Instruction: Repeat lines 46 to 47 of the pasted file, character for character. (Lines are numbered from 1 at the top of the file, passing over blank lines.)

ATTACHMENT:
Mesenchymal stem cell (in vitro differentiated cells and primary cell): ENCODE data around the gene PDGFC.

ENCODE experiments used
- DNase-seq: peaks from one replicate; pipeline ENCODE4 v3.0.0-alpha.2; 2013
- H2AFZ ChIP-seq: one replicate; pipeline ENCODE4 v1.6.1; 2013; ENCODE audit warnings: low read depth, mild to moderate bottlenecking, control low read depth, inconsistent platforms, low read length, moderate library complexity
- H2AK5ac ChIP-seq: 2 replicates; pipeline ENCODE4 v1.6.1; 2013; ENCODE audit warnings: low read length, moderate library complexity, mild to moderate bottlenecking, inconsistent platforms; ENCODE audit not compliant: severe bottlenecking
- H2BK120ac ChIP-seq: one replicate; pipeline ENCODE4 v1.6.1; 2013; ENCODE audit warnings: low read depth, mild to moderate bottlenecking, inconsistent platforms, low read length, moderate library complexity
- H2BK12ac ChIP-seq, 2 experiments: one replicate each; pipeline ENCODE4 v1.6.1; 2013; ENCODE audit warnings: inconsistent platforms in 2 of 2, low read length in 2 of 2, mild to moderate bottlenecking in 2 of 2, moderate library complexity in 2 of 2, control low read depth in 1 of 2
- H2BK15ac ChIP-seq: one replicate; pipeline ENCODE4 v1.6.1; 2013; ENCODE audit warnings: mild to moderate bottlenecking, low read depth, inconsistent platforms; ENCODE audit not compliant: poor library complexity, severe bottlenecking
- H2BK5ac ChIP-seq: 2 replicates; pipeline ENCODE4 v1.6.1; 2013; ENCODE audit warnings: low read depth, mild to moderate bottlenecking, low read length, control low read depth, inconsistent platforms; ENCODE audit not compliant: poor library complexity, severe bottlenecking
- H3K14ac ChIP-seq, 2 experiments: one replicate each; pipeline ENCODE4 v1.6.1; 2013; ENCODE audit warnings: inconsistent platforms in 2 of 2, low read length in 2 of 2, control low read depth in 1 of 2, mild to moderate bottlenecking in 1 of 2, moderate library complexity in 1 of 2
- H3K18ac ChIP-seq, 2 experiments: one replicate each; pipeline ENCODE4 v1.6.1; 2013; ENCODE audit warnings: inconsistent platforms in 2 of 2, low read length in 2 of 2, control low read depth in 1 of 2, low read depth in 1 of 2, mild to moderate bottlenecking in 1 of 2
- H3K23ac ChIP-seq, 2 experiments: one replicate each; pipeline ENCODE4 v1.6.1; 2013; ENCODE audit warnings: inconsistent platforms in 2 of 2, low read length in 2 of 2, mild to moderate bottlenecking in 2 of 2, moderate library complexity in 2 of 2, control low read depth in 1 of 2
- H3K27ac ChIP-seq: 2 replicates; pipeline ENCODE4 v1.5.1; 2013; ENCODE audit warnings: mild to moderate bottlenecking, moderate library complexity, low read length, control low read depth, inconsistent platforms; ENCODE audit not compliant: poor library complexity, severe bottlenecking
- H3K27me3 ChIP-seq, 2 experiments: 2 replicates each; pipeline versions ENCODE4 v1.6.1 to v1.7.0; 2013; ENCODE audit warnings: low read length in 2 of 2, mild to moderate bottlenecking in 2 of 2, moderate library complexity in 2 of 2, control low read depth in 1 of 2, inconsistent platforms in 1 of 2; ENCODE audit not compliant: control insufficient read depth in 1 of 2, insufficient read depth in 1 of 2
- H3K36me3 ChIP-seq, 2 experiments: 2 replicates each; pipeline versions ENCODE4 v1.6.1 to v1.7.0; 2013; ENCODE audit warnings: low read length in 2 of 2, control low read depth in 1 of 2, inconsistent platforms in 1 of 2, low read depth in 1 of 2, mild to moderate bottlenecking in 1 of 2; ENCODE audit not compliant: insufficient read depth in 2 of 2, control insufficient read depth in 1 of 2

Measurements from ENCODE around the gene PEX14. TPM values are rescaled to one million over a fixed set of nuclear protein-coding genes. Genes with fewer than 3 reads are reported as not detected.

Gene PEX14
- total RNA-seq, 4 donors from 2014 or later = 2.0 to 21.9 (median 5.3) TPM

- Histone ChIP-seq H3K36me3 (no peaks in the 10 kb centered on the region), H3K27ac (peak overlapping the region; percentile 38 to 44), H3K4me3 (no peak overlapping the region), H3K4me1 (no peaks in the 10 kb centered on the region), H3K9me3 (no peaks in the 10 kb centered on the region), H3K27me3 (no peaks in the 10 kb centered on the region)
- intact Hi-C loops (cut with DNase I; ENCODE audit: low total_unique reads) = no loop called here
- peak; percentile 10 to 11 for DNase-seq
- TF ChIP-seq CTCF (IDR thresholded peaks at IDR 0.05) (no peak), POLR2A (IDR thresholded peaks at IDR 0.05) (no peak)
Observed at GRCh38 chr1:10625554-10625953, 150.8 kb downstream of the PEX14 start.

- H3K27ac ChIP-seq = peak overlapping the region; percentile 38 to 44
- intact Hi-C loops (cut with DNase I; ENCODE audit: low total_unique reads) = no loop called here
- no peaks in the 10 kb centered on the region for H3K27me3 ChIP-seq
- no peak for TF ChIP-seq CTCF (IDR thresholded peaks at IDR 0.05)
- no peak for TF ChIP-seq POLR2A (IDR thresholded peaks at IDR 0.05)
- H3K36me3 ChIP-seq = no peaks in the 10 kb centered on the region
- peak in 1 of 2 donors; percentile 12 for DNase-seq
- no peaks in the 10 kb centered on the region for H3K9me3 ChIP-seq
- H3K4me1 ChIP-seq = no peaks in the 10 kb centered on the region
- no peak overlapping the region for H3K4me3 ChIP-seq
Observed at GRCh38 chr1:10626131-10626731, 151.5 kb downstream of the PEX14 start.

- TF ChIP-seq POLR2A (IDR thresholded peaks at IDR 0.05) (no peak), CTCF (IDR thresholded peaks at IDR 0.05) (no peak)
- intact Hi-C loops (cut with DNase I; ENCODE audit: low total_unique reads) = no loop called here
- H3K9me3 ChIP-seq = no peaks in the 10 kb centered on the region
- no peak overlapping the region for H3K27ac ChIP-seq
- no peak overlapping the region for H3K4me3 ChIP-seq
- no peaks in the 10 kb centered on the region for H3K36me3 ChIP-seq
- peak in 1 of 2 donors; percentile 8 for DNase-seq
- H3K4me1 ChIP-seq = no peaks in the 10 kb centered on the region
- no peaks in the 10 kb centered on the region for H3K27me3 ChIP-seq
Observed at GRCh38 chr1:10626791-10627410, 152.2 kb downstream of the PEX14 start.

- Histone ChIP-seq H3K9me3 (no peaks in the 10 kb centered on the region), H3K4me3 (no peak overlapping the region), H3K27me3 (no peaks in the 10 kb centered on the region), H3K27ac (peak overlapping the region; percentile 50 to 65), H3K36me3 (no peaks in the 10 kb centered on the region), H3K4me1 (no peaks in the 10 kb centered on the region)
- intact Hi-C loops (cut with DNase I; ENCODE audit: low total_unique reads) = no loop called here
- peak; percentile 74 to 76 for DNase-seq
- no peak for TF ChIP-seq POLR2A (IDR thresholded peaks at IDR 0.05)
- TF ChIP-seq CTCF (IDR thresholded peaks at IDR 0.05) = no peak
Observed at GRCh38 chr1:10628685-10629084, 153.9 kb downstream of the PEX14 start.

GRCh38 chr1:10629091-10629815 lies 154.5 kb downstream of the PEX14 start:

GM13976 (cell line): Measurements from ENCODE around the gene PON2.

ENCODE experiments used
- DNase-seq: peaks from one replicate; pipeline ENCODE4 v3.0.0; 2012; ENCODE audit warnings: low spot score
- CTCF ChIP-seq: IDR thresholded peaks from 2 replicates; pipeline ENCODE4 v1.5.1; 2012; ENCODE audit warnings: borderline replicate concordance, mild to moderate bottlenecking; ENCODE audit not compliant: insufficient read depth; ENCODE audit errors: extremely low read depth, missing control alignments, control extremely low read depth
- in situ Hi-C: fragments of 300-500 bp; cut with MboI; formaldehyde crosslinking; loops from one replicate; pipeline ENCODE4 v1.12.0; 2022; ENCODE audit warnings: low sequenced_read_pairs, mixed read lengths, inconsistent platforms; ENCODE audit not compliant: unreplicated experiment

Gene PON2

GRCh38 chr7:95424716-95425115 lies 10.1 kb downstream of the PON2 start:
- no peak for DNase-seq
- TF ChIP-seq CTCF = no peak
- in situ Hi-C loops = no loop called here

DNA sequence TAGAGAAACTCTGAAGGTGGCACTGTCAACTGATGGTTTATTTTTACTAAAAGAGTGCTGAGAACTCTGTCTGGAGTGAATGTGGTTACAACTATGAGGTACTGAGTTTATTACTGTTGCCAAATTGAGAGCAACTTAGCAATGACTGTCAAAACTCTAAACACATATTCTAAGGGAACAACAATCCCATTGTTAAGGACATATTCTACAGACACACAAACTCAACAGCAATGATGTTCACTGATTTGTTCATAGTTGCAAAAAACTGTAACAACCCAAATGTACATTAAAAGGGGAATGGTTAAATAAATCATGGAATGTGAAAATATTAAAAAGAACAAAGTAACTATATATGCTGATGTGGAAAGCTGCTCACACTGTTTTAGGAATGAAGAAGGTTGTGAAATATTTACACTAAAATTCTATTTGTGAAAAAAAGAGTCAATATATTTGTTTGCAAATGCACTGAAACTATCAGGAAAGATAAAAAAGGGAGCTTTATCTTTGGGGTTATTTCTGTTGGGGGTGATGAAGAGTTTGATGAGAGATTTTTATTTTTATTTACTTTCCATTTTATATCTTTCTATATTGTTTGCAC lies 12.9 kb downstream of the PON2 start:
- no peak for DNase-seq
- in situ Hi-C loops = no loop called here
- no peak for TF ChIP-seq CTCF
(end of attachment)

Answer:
- intact Hi-C loops (cut with DNase I; ENCODE audit: low total_unique reads) = no loop called here
- peak; percentile 74 to 76 for DNase-seq